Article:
The same results occur for La Niña during the cold phase of the AMO. As shown in Fig. 9e, in La Niña years during the cold phase of the AMO, negative precipitation anomalies spread through most of midlatitude North America. However, in El Niño years during the cold phase of the AMO a somewhat unexpected result is shown in Fig. 9d. The precipitation anomaly during El Niño is not opposite to that in La Niña in the same cold phase of the AMO (Fig. 9e). In addition, the anomaly pattern is quite different from that driven by El Niño alone (Fig. 8b) but resembles some signatures of the AMO-forced anomalies (Fig. 9f). For example, the strong positive anomaly in precipitation centered in the central United States forced by El Niño in Fig. 8b is absent in Fig. 9d. This result is counterintuitive because if individual El Niño or the AMO cold phase is to force positive precipitation anomalies in the central United States, a superimposition of the two may be anticipated to result in larger positive anomalies. The result opposite to this expectation may question the previously proposed quasi-linear interrelationship between ENSO and the AMO in their effects on the summertime precipitation. As we will elaborate in the next subsection, this result is an overshooting outcome of the linear superposition of the effects of the AMO and ENSO.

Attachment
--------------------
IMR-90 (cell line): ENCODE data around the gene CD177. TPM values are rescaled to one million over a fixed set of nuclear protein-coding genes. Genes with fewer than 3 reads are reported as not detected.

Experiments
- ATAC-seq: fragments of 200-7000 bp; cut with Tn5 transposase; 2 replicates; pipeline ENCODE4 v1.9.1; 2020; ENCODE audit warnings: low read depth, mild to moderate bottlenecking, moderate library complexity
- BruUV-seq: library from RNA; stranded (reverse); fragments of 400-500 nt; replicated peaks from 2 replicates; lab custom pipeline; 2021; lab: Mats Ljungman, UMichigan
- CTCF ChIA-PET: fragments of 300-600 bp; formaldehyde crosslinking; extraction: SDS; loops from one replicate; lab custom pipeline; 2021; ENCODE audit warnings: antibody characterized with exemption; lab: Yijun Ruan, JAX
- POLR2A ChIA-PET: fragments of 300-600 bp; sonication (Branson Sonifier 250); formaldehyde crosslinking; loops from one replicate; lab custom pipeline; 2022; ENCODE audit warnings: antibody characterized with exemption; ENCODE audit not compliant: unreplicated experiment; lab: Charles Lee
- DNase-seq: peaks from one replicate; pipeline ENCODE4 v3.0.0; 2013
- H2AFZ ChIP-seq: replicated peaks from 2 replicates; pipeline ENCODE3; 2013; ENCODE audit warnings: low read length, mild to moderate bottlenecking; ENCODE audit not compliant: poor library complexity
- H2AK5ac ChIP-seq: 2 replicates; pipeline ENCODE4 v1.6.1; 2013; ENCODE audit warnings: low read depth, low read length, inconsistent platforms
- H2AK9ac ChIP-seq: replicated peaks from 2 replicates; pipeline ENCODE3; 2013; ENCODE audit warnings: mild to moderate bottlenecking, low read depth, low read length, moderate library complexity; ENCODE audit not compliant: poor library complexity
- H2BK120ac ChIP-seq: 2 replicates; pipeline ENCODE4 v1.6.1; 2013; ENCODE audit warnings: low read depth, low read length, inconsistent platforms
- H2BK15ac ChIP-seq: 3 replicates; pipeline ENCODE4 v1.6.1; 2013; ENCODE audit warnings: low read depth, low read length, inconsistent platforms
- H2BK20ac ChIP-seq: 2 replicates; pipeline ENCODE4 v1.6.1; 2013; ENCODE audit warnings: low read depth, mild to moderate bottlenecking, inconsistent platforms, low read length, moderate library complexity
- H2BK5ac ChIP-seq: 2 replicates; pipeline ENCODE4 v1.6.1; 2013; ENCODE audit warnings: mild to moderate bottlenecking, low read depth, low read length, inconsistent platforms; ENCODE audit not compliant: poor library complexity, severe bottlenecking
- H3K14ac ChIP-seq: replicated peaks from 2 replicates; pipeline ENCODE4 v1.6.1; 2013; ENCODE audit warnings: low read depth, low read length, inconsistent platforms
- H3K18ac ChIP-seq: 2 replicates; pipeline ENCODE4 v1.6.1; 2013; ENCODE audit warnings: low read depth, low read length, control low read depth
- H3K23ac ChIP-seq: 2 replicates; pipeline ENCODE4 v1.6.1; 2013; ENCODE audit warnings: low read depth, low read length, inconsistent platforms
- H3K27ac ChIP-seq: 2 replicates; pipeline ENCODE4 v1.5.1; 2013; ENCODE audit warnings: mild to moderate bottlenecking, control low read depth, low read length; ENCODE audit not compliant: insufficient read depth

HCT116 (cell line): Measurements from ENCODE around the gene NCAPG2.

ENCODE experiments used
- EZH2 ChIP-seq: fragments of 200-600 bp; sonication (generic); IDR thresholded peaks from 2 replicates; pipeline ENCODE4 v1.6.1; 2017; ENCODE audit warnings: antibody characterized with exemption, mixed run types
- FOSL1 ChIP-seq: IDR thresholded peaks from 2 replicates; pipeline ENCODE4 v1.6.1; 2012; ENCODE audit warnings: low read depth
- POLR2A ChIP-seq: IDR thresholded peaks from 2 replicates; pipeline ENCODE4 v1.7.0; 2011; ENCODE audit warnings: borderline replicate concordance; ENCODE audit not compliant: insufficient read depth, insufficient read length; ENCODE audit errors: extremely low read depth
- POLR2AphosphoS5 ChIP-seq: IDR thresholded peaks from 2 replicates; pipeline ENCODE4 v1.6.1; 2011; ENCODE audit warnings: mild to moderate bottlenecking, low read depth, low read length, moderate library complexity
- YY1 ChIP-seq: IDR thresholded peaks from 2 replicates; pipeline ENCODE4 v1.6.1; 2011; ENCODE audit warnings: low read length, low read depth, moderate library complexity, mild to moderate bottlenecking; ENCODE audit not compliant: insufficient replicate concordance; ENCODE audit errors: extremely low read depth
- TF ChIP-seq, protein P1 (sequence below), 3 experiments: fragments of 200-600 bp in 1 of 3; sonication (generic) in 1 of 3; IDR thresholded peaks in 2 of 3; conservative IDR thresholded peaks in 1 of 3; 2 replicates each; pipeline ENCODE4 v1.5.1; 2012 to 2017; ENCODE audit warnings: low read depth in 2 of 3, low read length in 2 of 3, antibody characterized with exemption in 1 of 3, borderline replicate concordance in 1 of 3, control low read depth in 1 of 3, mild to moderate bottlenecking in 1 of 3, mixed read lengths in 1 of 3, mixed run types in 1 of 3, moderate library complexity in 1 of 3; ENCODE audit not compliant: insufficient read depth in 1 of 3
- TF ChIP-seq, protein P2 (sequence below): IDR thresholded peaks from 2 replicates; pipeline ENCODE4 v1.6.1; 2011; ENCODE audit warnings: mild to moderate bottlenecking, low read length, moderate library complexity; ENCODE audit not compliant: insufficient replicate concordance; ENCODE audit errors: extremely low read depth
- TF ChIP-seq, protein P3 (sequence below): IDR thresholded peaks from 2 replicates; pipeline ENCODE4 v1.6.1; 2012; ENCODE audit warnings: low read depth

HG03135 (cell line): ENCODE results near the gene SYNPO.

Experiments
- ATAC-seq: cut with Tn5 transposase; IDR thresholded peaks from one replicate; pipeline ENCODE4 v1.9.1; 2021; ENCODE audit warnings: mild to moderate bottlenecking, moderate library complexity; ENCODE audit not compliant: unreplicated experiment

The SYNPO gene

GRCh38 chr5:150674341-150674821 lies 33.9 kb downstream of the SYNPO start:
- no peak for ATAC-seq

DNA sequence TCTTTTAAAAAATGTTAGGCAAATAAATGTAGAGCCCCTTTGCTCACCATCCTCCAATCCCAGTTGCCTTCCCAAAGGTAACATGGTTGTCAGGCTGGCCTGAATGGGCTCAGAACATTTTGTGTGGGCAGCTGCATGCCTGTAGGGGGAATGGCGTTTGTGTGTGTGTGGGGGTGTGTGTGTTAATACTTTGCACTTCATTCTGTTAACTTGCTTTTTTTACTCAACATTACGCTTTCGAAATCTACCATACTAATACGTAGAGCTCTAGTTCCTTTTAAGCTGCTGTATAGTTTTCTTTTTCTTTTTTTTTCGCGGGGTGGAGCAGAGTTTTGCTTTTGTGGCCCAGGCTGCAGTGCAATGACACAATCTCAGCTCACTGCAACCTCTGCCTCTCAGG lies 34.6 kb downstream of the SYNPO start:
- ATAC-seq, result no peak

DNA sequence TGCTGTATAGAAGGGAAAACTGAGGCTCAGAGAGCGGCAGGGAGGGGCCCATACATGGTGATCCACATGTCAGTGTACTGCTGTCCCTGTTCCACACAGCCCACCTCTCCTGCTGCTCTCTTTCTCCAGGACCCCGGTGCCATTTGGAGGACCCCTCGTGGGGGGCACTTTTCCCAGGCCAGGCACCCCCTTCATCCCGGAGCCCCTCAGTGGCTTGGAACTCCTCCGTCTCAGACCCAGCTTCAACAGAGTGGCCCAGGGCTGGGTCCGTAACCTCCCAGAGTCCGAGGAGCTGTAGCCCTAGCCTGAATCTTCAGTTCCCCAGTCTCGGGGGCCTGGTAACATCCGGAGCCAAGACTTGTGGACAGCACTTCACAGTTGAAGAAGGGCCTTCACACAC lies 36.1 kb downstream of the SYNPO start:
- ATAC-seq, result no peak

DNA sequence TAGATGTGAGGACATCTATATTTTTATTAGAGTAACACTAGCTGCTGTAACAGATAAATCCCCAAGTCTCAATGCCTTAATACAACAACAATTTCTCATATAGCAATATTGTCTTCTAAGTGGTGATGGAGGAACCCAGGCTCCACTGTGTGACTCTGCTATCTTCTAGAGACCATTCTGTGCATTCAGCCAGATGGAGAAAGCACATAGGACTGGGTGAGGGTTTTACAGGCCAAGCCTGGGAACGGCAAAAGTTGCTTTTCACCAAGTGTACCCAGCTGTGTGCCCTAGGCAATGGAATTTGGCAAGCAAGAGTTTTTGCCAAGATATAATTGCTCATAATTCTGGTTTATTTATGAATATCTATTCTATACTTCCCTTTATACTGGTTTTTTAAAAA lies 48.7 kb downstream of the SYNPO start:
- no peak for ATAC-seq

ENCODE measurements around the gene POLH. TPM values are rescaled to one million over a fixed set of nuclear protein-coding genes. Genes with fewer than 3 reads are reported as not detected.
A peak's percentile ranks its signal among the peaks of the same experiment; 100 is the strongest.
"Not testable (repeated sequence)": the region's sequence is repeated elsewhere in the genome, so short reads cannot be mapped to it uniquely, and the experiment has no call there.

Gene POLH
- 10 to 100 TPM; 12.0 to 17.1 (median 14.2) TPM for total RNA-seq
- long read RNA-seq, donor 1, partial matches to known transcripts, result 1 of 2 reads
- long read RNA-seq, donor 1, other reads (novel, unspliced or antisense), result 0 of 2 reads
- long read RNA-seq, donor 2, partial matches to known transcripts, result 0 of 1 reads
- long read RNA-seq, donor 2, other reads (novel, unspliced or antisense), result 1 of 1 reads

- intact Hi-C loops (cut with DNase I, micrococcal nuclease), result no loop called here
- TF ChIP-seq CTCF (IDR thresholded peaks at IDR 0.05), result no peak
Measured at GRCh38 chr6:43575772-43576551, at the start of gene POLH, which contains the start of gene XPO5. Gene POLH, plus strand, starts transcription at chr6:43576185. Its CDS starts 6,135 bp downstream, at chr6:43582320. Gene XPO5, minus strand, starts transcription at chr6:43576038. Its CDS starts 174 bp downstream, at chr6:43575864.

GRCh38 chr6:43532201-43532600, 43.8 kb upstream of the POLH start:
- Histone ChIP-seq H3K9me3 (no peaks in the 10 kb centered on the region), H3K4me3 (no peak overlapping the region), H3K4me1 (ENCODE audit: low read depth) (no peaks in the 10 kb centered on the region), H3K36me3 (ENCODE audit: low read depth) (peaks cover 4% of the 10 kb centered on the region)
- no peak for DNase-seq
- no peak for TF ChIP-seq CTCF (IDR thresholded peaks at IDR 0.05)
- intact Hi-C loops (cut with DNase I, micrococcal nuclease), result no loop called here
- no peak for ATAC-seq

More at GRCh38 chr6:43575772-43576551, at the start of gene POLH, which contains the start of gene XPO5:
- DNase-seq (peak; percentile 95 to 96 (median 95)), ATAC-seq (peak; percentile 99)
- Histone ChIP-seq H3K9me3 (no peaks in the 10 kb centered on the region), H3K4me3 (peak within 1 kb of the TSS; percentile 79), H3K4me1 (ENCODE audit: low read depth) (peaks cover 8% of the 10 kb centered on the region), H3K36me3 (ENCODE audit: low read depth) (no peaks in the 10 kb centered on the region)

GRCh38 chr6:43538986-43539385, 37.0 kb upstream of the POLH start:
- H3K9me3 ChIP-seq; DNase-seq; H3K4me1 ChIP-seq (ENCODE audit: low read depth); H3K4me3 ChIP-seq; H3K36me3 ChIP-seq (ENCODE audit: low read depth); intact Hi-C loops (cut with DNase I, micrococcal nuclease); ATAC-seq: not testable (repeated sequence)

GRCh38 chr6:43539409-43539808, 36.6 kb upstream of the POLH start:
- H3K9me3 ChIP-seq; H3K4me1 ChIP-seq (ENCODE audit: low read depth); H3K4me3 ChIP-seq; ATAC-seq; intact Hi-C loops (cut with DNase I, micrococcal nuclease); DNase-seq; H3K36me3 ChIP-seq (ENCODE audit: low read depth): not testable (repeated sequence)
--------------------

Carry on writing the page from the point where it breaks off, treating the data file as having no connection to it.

To summarize, the AMO has dominated the summertime precipitation anomaly pattern in the tropical and subtropical regions where ENSO modifications to the AMO effect are shown by adding interannual variations in the intensity of the anomalies without altering the spatial pattern. As a result, summertime precipitation in subtropical North America has a distinct multidecadal variation following the AMO. In midlatitude North America, ENSO plays a stronger role influencing the summertime precipitation variations and the AMO effects are shown in background intensity of the variations. Less precipitation is anticipated during La Niña across the region and more during El Niño, except in the cold phase of the AMO when interactions of ENSO and the AMO may suppress their individual effects and result in neutral or even slightly negative anomalies in summertime precipitation. As a result, precipitation in the midlatitude region has strong interannual variations following the ENSO cycle with their intensity varying at multidecadal time scale following the AMO. The driest condition in North America occurs in La Niña during the warm phase of the AMO, a result supporting the notion that the cold tropical Pacific and warm North Atlantic are a combination ideal for severe droughts in North America (Feng et al. 2008; Schubert et al. 2009; Mo et al. 2009; Nigam et al. 2011).